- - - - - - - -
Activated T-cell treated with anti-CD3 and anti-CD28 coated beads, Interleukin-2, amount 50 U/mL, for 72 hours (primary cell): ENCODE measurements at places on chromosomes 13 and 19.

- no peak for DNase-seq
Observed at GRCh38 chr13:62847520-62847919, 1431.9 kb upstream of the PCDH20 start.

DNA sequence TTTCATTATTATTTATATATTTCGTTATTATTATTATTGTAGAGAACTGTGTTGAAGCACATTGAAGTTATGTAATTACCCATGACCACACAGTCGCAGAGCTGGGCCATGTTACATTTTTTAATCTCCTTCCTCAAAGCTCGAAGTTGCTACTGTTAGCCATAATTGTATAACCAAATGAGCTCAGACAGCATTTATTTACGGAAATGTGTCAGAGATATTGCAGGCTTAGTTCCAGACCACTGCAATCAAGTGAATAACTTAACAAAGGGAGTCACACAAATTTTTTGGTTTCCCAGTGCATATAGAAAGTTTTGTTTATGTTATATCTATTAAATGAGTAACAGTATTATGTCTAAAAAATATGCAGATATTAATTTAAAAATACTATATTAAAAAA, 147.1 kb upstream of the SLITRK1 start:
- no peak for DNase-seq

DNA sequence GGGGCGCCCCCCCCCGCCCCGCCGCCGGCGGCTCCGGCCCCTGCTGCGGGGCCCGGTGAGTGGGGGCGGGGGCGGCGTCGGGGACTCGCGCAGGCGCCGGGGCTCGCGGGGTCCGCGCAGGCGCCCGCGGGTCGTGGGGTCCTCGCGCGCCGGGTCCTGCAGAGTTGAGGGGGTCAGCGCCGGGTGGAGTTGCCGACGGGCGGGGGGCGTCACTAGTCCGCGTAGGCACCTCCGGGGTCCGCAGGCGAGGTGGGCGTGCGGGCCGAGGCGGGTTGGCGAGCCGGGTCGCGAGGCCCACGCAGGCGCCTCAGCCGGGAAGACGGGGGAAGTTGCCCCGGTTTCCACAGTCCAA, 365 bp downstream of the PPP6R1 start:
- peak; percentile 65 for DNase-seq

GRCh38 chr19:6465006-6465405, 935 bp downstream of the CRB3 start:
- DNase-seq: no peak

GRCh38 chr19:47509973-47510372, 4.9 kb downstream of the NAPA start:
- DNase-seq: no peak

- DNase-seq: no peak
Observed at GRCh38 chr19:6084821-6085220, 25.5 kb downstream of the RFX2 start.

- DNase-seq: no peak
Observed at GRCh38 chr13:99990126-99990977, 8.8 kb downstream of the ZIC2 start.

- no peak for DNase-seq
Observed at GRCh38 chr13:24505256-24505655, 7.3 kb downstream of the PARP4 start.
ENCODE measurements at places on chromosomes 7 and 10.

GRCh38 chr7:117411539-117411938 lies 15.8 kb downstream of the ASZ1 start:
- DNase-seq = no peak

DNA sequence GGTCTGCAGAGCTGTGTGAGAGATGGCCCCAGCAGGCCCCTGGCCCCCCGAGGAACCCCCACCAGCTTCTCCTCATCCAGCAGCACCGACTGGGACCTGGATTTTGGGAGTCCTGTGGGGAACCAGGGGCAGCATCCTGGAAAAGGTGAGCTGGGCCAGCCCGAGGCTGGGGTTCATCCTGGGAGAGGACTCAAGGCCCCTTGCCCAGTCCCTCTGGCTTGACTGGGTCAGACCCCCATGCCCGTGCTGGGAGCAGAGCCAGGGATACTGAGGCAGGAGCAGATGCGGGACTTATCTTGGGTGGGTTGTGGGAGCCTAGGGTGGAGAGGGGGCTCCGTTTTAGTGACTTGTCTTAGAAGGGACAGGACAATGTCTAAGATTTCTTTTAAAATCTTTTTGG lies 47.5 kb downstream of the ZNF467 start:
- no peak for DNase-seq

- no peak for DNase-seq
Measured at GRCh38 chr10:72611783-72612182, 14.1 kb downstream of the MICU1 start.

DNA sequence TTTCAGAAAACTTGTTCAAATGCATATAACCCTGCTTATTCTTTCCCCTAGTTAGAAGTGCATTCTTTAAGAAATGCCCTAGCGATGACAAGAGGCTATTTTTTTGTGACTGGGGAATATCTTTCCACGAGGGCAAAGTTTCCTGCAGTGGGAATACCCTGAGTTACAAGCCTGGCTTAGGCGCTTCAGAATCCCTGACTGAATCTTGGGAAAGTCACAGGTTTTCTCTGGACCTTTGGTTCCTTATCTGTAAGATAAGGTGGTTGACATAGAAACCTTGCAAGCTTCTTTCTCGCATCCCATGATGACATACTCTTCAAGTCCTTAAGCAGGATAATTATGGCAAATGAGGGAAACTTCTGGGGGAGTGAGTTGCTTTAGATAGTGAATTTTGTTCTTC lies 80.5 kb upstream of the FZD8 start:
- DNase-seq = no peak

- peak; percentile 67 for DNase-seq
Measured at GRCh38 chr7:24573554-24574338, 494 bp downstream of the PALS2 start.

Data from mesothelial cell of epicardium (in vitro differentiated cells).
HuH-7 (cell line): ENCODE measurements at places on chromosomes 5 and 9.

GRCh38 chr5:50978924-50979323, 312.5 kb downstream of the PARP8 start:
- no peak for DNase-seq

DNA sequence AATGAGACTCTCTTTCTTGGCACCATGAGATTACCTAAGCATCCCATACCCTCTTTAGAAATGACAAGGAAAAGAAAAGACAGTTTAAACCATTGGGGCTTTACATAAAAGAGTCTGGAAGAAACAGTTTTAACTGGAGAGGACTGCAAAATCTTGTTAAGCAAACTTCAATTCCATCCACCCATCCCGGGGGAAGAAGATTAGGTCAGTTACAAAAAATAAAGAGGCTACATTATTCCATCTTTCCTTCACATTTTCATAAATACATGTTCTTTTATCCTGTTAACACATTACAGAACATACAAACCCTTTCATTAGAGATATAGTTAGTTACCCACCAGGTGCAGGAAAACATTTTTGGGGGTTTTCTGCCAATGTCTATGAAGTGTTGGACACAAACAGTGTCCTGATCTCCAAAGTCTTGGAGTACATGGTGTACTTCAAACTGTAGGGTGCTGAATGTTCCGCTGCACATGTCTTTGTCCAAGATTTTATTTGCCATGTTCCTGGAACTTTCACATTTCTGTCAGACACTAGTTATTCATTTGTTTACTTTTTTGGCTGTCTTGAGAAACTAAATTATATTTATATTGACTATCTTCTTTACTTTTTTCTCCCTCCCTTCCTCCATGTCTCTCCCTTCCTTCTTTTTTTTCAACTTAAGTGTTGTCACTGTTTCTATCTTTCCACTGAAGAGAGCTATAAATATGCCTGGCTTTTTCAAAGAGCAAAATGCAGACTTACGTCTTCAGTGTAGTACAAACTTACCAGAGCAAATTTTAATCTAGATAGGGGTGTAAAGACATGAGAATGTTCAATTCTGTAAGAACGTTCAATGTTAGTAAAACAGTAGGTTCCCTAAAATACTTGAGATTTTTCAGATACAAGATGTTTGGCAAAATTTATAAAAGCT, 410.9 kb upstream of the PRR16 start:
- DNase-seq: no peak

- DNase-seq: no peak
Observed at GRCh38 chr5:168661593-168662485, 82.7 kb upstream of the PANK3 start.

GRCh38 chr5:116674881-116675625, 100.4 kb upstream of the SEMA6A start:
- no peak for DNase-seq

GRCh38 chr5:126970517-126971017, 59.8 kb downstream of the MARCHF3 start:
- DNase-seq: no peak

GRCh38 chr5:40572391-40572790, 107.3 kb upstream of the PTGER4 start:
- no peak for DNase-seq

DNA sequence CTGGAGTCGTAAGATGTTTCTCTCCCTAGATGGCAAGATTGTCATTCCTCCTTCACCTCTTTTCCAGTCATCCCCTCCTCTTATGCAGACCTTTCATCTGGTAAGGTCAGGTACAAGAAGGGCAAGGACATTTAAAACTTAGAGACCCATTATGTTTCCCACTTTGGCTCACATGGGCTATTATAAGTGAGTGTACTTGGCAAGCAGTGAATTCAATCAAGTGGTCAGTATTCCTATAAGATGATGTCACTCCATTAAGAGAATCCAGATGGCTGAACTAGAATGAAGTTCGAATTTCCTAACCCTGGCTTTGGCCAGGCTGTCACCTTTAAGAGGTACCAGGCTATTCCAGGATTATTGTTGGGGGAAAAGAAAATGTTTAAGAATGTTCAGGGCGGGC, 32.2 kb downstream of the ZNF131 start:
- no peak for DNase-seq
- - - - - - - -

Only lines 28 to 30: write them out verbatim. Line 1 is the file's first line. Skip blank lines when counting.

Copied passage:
Measured at GRCh38 chr7:24573554-24574338, 494 bp downstream of the PALS2 start.

Data from mesothelial cell of epicardium (in vitro differentiated cells).
HuH-7 (cell line): ENCODE measurements at places on chromosomes 5 and 9.